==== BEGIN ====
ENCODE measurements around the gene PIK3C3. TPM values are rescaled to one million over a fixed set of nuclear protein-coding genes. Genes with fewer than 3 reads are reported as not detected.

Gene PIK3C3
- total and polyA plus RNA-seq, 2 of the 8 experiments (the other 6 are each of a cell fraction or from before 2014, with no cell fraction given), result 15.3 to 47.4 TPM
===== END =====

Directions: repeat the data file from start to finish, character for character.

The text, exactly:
ENCODE measurements around the gene PIK3C3. TPM values are rescaled to one million over a fixed set of nuclear protein-coding genes. Genes with fewer than 3 reads are reported as not detected.

Gene PIK3C3
- total and polyA plus RNA-seq, 2 of the 8 experiments (the other 6 are each of a cell fraction or from before 2014, with no cell fraction given), result 15.3 to 47.4 TPM